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Judith

[ joo-dith ]
/ ˈdʒu dɪθ /
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noun
a devoutly religious woman of the ancient Jews who saved her town from conquest by entering the camp of the besieging Assyrian army and cutting off the head of its commander, Holofernes, while he slept.
a book of the Apocrypha and Douay Bible bearing her name. Abbreviation: Jud.
a river in central Montana, flowing north from the Little Belt Mountains to the Missouri River. 124 miles (200 km) long.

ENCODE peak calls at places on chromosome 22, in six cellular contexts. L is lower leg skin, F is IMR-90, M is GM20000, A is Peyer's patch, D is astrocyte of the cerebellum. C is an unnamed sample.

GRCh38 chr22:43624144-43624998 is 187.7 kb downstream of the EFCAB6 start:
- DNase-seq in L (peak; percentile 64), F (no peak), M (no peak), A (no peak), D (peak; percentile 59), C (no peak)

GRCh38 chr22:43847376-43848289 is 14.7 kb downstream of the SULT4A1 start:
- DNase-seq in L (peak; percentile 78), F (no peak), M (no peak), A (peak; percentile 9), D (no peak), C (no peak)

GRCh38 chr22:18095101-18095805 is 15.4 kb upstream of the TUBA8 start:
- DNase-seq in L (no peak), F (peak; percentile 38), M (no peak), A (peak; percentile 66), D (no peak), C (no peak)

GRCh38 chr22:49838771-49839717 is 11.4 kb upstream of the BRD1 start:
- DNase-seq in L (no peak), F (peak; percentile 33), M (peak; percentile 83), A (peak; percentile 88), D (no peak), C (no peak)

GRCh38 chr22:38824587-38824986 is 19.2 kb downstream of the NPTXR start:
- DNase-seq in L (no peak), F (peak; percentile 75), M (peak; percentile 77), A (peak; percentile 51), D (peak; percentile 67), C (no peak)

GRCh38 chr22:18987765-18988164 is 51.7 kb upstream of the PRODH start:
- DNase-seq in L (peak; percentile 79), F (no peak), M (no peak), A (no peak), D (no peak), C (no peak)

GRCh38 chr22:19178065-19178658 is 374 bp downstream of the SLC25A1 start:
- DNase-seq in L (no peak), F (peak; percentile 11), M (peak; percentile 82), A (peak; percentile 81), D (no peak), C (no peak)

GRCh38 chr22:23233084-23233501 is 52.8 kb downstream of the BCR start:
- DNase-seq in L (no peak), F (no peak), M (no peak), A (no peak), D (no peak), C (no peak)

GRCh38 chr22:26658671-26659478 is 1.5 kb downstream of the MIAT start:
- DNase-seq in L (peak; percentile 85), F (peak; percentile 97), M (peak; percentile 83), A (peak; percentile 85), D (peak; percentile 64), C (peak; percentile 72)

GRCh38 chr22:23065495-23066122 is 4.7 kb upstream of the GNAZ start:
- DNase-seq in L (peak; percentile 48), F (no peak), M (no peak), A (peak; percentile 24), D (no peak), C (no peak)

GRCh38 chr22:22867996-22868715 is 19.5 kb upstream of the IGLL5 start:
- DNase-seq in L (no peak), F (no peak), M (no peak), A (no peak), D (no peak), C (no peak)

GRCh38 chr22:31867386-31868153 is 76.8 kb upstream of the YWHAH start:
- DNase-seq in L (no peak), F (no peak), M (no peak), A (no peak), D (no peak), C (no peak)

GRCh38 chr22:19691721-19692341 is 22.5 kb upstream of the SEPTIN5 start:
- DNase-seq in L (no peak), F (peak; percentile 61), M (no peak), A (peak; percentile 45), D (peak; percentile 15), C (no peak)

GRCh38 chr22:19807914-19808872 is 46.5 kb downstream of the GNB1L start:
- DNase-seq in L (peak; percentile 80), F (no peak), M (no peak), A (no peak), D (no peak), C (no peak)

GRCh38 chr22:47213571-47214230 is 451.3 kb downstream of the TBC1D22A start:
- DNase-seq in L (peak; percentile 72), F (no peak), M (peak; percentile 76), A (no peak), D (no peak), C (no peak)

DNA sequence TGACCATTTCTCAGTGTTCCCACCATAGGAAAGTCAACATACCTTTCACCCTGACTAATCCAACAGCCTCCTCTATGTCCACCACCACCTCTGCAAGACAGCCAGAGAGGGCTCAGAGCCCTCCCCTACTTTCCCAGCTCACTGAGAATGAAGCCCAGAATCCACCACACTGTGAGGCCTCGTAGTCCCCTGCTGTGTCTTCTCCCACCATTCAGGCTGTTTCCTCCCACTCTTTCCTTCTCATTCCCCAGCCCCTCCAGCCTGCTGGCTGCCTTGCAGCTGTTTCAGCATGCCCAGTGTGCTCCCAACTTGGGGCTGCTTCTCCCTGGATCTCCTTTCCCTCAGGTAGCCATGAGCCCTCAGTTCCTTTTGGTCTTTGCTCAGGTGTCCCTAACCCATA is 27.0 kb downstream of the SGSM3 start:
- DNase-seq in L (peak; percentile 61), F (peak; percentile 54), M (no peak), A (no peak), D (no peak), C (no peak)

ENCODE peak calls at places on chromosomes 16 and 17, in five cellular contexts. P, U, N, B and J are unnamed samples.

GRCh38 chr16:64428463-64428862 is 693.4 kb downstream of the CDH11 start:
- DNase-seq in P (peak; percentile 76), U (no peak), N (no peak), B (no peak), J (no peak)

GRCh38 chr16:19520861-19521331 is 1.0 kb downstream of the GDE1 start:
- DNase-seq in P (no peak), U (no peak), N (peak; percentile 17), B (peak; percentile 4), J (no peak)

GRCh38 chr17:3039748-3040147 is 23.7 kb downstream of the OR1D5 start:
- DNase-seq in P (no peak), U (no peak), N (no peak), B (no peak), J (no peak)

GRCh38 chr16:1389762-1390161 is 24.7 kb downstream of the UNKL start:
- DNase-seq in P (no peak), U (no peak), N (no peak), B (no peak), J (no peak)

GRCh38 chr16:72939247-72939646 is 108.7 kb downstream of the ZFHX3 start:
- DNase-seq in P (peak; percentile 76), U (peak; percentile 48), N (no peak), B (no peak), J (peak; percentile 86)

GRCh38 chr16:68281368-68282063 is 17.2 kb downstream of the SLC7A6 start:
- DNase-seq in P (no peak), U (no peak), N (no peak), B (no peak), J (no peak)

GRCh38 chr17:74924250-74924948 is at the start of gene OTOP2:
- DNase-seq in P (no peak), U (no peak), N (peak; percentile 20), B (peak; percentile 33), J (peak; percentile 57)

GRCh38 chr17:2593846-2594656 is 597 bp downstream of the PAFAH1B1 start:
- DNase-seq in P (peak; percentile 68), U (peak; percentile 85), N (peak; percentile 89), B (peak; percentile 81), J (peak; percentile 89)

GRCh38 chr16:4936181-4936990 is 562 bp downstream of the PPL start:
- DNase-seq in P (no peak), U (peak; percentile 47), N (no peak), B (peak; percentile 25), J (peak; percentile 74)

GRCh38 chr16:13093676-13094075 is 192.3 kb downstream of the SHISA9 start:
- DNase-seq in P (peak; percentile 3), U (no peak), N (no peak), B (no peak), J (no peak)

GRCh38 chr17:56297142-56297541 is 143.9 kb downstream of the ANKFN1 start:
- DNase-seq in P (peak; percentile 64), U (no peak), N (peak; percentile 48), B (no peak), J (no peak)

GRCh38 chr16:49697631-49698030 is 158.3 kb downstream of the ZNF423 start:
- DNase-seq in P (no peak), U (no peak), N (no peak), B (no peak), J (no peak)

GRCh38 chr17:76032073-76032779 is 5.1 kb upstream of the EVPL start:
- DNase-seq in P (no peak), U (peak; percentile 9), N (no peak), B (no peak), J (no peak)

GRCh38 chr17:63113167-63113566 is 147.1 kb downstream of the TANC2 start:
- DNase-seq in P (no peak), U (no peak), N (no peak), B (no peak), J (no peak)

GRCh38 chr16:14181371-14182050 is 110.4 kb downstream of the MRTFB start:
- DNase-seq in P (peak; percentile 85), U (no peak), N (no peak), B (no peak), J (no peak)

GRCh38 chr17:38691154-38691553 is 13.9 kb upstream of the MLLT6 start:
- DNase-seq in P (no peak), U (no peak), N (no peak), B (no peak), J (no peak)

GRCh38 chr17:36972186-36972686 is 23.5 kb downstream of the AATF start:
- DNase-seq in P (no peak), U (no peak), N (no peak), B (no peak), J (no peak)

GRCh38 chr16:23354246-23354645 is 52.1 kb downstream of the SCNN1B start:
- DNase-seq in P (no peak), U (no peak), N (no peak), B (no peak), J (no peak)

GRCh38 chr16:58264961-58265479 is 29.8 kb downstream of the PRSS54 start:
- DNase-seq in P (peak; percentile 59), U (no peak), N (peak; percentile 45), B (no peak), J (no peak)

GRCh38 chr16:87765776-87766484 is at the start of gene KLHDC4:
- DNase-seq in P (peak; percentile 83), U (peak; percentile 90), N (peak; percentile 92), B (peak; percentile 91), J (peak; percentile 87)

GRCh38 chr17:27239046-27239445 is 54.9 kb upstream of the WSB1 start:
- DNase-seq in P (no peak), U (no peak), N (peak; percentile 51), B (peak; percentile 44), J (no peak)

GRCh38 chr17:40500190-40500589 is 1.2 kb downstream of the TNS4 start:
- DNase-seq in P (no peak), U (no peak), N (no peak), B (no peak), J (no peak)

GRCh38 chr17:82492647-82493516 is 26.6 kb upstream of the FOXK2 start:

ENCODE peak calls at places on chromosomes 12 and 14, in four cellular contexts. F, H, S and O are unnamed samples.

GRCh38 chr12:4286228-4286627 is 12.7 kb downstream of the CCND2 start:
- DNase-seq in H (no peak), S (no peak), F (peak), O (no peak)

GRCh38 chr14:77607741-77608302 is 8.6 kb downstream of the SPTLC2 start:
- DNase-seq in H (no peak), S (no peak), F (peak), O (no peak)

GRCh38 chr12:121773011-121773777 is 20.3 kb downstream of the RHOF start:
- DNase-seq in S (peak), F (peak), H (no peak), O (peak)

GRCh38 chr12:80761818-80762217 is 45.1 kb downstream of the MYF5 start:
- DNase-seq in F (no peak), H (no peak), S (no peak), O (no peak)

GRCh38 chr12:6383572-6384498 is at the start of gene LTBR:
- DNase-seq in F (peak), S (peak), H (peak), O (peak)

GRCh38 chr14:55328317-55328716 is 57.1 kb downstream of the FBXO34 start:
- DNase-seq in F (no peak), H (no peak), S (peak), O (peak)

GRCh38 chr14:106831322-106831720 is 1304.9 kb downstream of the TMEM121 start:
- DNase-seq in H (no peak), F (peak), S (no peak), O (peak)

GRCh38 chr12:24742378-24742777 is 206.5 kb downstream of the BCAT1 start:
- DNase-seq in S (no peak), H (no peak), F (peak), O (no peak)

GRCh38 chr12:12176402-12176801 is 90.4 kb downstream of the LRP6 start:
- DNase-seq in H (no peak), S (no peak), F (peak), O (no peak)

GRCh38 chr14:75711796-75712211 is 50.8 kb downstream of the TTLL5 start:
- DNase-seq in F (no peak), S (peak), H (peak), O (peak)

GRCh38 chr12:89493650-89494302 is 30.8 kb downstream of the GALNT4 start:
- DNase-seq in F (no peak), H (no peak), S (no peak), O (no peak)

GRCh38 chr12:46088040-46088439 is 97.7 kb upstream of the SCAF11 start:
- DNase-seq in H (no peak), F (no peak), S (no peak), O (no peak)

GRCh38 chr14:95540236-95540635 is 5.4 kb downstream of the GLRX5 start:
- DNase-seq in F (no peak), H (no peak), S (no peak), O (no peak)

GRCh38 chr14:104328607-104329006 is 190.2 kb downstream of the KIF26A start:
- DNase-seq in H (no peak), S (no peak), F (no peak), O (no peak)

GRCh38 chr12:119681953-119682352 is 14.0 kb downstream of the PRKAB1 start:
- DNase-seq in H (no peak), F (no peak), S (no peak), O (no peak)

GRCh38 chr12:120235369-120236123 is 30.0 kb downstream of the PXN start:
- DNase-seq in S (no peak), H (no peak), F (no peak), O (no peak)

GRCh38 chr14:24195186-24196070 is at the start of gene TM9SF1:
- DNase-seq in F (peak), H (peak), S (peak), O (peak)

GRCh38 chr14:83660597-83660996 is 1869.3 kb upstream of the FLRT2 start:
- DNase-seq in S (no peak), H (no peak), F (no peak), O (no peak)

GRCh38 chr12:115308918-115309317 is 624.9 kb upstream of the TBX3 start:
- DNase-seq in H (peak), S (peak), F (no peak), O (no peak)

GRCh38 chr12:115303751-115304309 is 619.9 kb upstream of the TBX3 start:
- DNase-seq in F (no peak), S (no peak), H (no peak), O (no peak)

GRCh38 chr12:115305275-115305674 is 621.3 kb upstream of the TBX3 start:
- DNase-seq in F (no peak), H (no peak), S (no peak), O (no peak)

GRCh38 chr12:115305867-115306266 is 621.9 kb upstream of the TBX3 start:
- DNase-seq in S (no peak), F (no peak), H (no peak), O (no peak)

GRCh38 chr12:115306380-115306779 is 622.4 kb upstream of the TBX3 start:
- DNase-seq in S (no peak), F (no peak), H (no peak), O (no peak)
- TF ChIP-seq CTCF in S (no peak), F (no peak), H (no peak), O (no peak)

a female given name.
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Origin of Judith

From Late Latin Iudith, from Greek Ioudíth, from Hebrew yəhūdhīth “Jewish woman”
Dictionary.com Unabridged Based on the Random House Unabridged Dictionary, © Random House, Inc. 2021

How to use Judith in a sentence

British Dictionary definitions for Judith

Judith
/ (ˈdʒuːdɪθ) /

noun
the heroine of one of the books of the Apocrypha, who saved her native town by decapitating Holofernes
the book recounting this episode
Collins English Dictionary - Complete & Unabridged 2012 Digital Edition © William Collins Sons & Co. Ltd. 1979, 1986 © HarperCollins Publishers 1998, 2000, 2003, 2005, 2006, 2007, 2009, 2012
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